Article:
The iPhone is a decent platform for casual gaming, the sort of gaming that appeals to the FarmVille and Happy Aquarium player. That sort of thing works because people aren't that invested in the game (heck, they're free games designed to absorb some free time). Investing good money ($10+) in a game that ends up being unusable because of the user interface sucks, and it's the sort of thing that will upset gamers.

So Microsoft is trading a dangerous path here and needs to be careful that it doesn't tarnish the Xbox brand by aligning it too closely to an inferior smartphone-based gaming platform. I know Microsoft is desperate to squeeze as much halo juice as possible from the good feelings people have for Windows 7 and the Xbox, but it's possiblee to take things too far. And I think Microsoft might be doing just that here.

Topics: Mobility, Microsoft, Windows

Kick off your day with ZDNet's daily email newsletter. It's the freshest tech news and opinion, served hot. Get it.

Talkback

33 comments
Log in or register to join the discussion
  • Why do you bloggers constantly ignore reality?

    <i>I know that Apple started this with the iPhone and the iOS platform</i><br><br>You do realize, don't you, that MS has been doing mobile gaming for at least 10 years, right? You've essentially done the same as saying <i>Snow Leopard is a copy of Vista because Vista has mouse support and so does Snow Leopard but Vista came out before Snow Leopard.</i><br><br>MS isn't copying Apple by providing games for smartphones. WP7 is simply the latest in a long line of MS mobile products that supports gaming.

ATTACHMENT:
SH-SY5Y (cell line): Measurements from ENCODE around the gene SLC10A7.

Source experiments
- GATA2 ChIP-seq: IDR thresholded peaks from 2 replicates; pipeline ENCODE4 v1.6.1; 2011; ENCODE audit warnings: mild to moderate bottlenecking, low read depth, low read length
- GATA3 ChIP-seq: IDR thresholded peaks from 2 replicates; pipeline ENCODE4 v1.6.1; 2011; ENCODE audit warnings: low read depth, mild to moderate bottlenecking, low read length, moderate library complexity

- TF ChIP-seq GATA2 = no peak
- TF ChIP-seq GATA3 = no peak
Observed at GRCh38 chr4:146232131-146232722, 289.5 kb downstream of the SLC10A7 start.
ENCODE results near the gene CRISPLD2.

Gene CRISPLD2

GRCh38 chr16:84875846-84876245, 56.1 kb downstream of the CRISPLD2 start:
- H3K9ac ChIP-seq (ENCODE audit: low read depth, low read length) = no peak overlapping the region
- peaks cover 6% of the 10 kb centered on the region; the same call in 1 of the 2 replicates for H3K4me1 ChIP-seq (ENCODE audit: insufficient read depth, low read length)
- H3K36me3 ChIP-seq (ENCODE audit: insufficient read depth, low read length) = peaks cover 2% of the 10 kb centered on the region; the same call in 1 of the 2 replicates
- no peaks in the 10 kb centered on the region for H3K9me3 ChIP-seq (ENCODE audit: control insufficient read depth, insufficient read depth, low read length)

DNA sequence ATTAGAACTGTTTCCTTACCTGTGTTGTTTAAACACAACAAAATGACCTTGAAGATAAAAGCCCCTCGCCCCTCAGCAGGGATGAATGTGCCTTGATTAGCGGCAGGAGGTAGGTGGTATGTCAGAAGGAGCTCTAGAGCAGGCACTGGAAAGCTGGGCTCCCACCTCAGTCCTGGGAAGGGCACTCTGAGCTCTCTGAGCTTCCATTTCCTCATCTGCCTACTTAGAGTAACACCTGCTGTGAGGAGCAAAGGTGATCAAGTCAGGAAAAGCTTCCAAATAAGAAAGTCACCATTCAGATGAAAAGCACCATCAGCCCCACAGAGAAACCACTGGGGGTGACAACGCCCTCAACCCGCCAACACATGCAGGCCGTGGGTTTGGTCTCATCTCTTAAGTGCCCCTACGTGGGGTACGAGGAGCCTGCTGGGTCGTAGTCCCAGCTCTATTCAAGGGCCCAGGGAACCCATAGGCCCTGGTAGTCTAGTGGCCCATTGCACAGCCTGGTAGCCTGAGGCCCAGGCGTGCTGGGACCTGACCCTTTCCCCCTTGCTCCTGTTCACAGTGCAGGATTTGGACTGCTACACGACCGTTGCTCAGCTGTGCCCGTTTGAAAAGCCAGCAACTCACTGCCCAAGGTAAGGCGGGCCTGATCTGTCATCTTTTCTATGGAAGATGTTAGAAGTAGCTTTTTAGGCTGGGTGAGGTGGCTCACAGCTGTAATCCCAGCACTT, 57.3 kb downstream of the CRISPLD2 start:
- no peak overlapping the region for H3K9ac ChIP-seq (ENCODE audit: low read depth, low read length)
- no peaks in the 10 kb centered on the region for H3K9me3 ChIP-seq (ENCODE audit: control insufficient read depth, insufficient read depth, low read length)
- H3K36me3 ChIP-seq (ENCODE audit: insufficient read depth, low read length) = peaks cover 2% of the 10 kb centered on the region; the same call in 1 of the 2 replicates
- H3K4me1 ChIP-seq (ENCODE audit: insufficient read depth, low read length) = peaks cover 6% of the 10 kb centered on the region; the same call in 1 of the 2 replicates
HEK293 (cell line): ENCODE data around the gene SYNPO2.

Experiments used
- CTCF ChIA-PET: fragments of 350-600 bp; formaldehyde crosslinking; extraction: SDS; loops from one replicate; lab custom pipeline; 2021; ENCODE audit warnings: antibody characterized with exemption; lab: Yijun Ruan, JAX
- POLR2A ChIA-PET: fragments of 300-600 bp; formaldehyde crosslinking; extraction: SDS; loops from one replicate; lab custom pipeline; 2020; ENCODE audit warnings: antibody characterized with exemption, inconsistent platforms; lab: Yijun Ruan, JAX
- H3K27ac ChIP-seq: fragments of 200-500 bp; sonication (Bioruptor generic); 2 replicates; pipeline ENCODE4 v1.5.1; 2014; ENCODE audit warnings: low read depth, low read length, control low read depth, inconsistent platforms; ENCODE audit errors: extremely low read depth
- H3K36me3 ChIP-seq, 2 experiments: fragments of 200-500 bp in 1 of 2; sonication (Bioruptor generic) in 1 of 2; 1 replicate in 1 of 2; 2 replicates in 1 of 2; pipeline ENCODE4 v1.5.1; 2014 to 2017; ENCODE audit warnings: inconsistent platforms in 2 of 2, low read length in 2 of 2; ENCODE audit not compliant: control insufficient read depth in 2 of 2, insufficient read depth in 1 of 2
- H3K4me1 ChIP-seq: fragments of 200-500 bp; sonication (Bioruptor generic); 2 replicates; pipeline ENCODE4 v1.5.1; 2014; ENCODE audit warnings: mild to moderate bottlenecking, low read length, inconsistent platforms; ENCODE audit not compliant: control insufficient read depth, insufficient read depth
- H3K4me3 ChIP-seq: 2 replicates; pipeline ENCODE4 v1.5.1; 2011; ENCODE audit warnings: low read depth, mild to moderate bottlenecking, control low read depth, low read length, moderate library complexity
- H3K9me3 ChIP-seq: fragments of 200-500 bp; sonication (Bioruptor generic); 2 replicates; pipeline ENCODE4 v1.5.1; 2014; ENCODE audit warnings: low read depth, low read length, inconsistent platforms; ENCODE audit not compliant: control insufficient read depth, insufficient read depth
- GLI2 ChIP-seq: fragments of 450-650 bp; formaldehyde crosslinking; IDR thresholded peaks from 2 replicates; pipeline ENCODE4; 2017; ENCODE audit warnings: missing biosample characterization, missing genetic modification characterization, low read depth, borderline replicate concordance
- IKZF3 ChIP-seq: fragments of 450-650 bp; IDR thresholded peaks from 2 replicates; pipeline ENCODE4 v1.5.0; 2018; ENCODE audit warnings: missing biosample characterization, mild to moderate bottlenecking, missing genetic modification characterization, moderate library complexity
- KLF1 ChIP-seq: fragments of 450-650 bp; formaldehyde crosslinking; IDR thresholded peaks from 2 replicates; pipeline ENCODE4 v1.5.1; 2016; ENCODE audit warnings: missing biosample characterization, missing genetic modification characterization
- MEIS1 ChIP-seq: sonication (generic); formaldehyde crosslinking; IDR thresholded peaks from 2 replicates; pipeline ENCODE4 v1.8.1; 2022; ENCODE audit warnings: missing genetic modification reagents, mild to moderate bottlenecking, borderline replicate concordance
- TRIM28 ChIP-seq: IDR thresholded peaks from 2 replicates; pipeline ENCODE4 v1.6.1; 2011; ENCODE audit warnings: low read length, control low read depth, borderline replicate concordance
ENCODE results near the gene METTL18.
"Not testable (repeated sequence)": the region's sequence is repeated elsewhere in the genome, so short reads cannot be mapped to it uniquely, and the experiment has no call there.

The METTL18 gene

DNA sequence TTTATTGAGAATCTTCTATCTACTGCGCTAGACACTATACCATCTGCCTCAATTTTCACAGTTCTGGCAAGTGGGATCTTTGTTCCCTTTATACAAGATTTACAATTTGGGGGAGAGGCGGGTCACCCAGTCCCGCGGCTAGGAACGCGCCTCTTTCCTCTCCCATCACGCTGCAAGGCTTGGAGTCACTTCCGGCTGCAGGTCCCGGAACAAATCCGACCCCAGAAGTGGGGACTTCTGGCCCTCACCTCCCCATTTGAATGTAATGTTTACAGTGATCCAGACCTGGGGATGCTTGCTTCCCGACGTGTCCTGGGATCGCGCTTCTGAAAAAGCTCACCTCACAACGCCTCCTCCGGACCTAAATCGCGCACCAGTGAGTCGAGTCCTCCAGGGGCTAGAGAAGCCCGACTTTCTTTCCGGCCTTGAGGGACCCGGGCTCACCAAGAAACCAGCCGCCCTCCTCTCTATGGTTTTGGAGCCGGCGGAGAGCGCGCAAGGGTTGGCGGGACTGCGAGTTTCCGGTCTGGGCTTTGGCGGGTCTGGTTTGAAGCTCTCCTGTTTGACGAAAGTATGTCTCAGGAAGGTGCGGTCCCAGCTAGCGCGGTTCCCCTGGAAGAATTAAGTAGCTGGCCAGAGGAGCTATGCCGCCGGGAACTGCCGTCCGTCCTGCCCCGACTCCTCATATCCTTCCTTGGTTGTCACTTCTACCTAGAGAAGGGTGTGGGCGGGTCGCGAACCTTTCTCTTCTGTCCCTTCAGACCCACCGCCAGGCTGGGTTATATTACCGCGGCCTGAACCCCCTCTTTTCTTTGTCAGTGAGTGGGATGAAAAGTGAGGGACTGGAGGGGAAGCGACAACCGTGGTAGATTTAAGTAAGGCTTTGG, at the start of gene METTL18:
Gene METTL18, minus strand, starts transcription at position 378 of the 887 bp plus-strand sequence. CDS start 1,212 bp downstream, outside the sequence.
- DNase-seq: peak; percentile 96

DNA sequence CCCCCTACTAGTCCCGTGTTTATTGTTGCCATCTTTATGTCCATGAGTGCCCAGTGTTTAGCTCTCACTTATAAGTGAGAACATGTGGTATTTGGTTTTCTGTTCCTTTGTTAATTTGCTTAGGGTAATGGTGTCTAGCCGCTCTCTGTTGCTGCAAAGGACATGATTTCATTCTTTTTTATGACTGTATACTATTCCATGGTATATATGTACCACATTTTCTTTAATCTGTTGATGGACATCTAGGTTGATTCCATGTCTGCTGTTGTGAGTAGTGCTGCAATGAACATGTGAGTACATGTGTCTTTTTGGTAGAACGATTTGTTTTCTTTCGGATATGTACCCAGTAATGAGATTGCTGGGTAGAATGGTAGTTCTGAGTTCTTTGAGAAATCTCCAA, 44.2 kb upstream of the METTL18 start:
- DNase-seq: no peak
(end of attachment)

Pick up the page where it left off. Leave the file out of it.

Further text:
[i]Problem with is photocopier approach is that these clone devices have the same flaws at the original, only amplified because the cloners are trying to avoid as many patented technologies as possible.[/i]

    Funny, I would say that it is just the opposite in many cases. Take the iPhone for example. The first iteration was a very poor clone of Windows Mobile but it was a clean slate with no baggage. This allowed Apple to gradually improve the device to the point where the iPhone 4 is finally a good phone (all iPhones before iPhone 4 sucked big time). The ability to learn from the mistakes of your competition without worrying about backwards compatibility is very powerful, one that Apple took advantage of with every successful product they've ever released. Apple has no new ideas. They simply sit back, watch a market develop, look to see where the true innovators made mistakes, and then swoop in much, much, much later. Add some great marketing and you get Apple's success right there.
    NonZealot
    • RE: The weak link in Windows Phone 7 game plan

      @NonZealot